Depression and Bipolar info explaining the latest research in everyday English


Psychological Effects of Dog Ownership

a dog, yesterdayDo dogs help us cope with depression, or do they cause us additional stress?

Do they provide us with comfort support and unconditional love, or is their love and presence placing yet another burden on our already overwhelmed shoulders?

The answer, it seems, depends on your gender, age and marital status.

North America reportedly has 75 million dogs and 39% of North American homes have at least one dog, according to the American Pet Products Manufacturers Association.

Dr Krista Marie Clark Cline from the University of Missouri–Columbia saw that the existing literature on pet ownership and depression didn’t break down what type of pet caused what result. Keen to know if dog ownership was the ‘godsend’ some dog owners had reported, Krista created a telephone survey lasting some 45-60 minutes that aimed to delve deeper into the research question.

Two hundred and one responses later, she ran several regression analyses (‘stats’ is not my strong point; see the original source article for more detailed descriptions) and came to some interesting conclusions.

But before I get to them, let’s consider a couple of theories about dog ownership and how dogs might interact with depression.

One theory, Role Strain Theory, holds that the individual with multiple roles – marital partner, employee, parent, friend, sibling, etc., – will possibly find adding another role, that of dog owner, to be one burden too many, leading to feelings of lower self-efficacy due to not being able to meet adequately the self-set expectations of each role.

Role Enhancement Theory, conversely, holds that the individual with, for example, too few roles will find the addition of a dog-owner role to be an affirming one, providing them with greater opportunities for feelings of emotional support, exercise (we all know that exercise is good for our mental health) and increased social interaction. Similarly, those individuals with too many roles may find the addition of dog owner a useful emotional buffer and a friend where one can go to for unconditional love and affection (because we all treat our dogs like they’re human, don’t we?).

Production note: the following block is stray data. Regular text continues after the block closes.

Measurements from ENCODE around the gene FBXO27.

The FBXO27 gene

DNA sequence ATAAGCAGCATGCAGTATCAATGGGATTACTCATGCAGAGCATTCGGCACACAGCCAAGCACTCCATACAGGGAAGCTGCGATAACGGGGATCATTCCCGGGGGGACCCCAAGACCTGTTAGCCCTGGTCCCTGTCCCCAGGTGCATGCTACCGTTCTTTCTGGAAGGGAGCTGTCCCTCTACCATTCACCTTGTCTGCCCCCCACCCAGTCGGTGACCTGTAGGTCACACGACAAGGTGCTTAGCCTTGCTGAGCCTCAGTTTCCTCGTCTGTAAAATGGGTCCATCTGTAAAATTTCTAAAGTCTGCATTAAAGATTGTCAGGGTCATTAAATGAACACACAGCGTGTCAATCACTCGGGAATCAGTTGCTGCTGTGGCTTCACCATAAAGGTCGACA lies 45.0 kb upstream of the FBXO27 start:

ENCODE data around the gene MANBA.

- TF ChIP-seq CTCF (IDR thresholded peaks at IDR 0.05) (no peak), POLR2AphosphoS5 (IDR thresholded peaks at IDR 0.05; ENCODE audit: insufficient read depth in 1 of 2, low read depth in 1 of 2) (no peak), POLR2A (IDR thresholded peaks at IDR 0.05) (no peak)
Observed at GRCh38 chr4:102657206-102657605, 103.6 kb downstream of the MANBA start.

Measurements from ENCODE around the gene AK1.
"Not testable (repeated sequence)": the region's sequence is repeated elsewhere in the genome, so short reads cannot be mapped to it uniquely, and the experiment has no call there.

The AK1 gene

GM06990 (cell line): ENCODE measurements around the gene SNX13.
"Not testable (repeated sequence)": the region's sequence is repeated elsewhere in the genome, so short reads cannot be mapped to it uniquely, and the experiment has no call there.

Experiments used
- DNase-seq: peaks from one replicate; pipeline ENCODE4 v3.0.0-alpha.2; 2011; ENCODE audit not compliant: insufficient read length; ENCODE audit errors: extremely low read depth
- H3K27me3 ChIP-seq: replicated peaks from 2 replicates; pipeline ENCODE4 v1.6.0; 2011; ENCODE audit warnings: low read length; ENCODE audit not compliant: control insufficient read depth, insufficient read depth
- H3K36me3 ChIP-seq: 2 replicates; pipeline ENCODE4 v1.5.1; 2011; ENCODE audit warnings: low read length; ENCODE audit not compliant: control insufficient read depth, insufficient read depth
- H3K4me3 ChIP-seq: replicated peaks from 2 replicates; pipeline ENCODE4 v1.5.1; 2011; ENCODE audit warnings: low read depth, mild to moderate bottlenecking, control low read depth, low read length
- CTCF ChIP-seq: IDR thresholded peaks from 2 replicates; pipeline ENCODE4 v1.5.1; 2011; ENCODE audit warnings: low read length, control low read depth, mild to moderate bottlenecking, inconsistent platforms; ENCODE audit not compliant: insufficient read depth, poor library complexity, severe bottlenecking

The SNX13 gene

So, to recap: having a dog may help us if we are living alone and are older in our years (because we have less role demands, are more likely to be single than when we were younger, and have less opportunities for social interaction); equally, having a dog may be a hindrance because they add one more burden to our lives and yet another expectation that we must meet, which can be overwhelming when we already have the role expectations of marriage, parenting, friendship, employment and familial duties.


So what’s the result of the study?


Dr Clark Cline found sex and marital status differences in the relationship between dog ownership and well-being, with women and single adults more likely to benefit from dog ownership.

But, as she points out herself, there are some serious flaws with the study. 

Although dog ownership leads to higher well-being for single individuals and women, the reverse may also hold. People with more depression may seek out dogs as sources of companionship. The direction of causality is a question that can only be answered by carrying out longitudinal studies.

Meaning that we might go out and buy that puppy in the window, the one with the waggily tail, precisely because we are feeling great, only to find that our mood slips; or that we buy the puppy because we were feeling sad, only to find that our mood increases.

Equally, there is no distinction in the study between dogs who are pets and dogs who have some utility: guard dogs, ‘seeing eye’ dogs, and such like. It would be useful for future studies to make some sort of comparison between the utility of the dog and its companionship, including if the guard dog during the day becomes the family pet at night when everyone comes home from work, for example, and what impact that might have on our scant knowledge of the benefits or otherwise of dog ownership when looking at depression.